I am in the process of developing a Windows Store App which has a dependency on SQLite. Today, I decided to implement continuous integration (CI) using my hosted TFS service. If you are serious about CI but don’t want to host your own CI Server and go through the pain of setting up the CI provider (TeamCity, TFS, CruiseControl etc), I highly recommend you looking at the official hosted Team Foundation Service here.
Although adding the custom build is very straightforward, I stumbled upon a few issues. The first problem was the fact that the project had a reference to an SDK. The default location for the SQLite SDK is here: C:\Program Files (x86)\Microsoft SDKs\Windows\v8.1\ExtensionSDKs. This works fine, as long as you build the solution locally. TFS is totally unaware of the SDK and as such the build failed straight away due to missing references.
The solution to this problem is to add the SDK(s) to you solution and check them in as part of your source code. This way, when the automated build is kicked off, TFS will be able to resolve the references and build the project. The first step requires that you add a folder to your solution where you will copy the SDK(s) files. You have two options:
- Add the folder at the solution level
- Add the folder to the project level
The folder can have any name but for the sake of simplicity we will call it “libs”. For this example, I will create it at the project level like this:
Next, you will need to copy the SDK(s) folder to the ExtensionSDKs directory, similar to the example below:
Almost there. You have one more step in order to let your solution to know where to look for the SDK references. In Visual Studio, unload your project and then open the “projectName.csproj” in order to edit it. At the very bottom of the configuration, just below the
<Import Project="$(MSBuildExtensionsPath)\Microsoft\WindowsXaml\v$(VisualStudioVersion)\Microsoft.Windows.UI.Xaml.CSharp.targets" /> <PropertyGroup> <SDKReferenceDirectoryRoot>$(ProjectDir)libs\;$(SDKReferenceDirectoryRoot)</SDKReferenceDirectoryRoot> </PropertyGroup>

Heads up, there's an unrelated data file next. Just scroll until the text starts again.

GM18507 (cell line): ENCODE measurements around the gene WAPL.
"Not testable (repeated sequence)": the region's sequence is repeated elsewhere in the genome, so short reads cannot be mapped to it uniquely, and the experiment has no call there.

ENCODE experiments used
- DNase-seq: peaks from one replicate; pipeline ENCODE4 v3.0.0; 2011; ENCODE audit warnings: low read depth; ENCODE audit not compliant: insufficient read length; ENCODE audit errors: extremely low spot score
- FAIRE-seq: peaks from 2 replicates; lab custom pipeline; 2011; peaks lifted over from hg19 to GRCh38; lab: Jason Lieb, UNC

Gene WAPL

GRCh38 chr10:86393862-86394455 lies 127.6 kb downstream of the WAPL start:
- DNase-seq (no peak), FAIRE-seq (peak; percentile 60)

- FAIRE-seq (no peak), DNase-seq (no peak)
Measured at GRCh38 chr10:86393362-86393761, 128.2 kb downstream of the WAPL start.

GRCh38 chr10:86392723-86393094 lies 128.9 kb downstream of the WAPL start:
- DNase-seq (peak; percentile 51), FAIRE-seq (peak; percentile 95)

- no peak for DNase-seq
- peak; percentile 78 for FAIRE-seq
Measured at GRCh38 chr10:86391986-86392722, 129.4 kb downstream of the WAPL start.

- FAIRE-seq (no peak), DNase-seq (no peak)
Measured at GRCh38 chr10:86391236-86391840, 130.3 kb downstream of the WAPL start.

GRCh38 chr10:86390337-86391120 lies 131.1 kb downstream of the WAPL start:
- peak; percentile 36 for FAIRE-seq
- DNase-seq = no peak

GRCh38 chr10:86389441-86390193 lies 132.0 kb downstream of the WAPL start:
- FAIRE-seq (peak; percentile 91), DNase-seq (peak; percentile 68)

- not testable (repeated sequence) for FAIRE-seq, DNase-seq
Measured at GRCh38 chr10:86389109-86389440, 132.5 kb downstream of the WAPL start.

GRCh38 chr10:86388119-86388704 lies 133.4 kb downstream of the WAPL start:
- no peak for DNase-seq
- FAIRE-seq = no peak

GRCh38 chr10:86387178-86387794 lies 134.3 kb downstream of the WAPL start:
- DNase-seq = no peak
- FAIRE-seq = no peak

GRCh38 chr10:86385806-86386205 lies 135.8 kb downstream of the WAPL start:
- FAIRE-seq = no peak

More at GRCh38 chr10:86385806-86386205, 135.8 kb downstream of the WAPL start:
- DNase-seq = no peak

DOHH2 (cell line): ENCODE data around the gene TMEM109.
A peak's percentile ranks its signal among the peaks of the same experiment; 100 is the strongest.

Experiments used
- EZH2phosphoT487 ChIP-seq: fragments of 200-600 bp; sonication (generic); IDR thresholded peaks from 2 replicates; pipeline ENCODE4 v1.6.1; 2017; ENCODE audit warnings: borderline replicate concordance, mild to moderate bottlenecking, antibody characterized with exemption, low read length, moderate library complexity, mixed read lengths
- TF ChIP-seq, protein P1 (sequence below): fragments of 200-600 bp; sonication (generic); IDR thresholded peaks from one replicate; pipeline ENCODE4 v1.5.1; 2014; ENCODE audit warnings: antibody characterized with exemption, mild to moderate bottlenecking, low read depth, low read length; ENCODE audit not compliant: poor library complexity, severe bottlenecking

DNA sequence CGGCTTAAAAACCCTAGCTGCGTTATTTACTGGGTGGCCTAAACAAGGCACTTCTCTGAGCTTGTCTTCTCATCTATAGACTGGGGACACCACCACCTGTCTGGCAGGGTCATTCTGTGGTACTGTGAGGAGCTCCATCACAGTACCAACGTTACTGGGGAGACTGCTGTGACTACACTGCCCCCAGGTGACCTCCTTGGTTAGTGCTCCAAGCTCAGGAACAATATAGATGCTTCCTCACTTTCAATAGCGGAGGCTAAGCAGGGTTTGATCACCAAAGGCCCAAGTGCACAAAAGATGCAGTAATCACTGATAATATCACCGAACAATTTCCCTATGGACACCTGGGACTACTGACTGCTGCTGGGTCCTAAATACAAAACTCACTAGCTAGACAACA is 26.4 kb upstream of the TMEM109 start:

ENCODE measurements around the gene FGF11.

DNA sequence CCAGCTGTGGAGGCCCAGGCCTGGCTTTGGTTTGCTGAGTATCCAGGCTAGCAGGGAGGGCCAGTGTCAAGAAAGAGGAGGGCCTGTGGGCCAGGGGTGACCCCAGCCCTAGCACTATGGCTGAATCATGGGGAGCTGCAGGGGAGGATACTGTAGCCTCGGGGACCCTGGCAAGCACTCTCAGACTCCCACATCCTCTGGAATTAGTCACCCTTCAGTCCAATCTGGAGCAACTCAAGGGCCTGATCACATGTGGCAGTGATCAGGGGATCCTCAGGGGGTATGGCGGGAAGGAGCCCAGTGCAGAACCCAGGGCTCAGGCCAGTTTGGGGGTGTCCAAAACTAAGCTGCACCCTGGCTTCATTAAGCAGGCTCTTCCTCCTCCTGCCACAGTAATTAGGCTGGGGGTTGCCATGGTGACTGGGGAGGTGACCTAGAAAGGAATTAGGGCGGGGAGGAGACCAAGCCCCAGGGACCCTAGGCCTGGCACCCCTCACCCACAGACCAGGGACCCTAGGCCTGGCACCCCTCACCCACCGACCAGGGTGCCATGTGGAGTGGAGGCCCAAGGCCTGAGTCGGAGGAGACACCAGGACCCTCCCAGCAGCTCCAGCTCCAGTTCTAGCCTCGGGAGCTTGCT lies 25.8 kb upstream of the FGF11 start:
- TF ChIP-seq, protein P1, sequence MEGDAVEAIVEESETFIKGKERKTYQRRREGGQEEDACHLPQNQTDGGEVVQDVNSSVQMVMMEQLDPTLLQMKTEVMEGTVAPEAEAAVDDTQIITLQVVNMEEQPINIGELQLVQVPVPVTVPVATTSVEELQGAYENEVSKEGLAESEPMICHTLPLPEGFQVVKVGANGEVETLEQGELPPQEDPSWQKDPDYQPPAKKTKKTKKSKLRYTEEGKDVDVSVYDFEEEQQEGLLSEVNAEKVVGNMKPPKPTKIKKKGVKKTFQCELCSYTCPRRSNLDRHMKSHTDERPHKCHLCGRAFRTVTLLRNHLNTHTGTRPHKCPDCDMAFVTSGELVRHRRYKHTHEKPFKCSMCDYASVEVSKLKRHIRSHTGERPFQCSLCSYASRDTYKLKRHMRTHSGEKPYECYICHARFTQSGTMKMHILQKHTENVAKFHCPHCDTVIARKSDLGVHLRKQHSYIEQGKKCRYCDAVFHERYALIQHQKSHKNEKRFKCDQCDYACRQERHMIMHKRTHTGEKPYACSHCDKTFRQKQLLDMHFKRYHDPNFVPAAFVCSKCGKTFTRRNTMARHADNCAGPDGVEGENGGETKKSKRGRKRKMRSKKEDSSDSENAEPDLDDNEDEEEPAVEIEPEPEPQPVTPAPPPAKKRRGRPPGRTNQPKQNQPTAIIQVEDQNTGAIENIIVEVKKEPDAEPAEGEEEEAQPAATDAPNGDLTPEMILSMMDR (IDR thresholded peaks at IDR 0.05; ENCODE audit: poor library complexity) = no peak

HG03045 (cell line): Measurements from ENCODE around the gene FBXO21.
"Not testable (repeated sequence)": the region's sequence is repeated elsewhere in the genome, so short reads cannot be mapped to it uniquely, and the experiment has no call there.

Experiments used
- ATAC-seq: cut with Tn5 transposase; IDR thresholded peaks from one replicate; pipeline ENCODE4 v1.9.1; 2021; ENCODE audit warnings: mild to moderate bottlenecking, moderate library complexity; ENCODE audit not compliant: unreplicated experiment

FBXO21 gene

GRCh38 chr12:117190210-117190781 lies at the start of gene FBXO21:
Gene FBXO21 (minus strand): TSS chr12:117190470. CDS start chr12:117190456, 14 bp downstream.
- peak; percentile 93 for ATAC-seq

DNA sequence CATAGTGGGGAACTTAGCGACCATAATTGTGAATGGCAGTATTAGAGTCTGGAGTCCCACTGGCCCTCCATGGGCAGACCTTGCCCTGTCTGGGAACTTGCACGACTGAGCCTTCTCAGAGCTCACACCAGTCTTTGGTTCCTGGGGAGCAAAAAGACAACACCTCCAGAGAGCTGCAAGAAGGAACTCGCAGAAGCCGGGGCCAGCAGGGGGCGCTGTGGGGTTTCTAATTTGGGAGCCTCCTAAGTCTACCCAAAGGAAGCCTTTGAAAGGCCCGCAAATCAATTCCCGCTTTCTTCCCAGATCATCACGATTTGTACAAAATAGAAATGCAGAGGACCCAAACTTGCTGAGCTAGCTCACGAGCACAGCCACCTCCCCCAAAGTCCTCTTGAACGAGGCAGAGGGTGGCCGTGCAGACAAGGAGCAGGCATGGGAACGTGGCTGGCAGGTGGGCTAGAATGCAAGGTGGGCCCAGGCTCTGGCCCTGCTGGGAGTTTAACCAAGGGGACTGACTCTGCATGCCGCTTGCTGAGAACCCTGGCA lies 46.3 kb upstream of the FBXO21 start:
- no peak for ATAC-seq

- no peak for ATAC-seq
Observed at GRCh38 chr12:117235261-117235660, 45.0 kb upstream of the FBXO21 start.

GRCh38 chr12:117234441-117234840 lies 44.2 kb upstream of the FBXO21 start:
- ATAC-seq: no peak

This property allow us to override the default SDK location with our custom one to allow the project to build on any machine without the need to install the required SDKs. Save the .csproj file and reload the project. If you navigate to your references, you should notice that the location of the SDK reference has changed to the new custom one. If this doesn’t happen straight away (as it did in my case) make sure you have no typos and that the libs directory is in the right location.
NOTE: If you decide to place the libs folder at the solution level, you need to change $(ProjectDir) to $(SolutionDir) in the .csproj file.
At this stage you may think that all is well and you should get a successful build from TFS. Unfortunately, this is not the case. The default TFS Build Process is not compatible with Windows 8.1 and the build will fail with the multiple error messages like the one below:
App.xaml (11): Unknown type 'ThemeResource' in XML namespace "http://schemas.microsoft.com/winfx/2006/xaml/presentation"
Fret not though, because the solution is easy. Open your TFS Build definition and navigate to the “Process” tab. Press on the “Show Details” on the right hand side to reveal the available process options and select the TfvcTemplate.12.xaml build process template from the drop down box as per the image below:
Save the build definition and check in your changes in order to kick off build. You should now get a nice successful green build and rest assured that your code is now under the watchful eye of your CI server.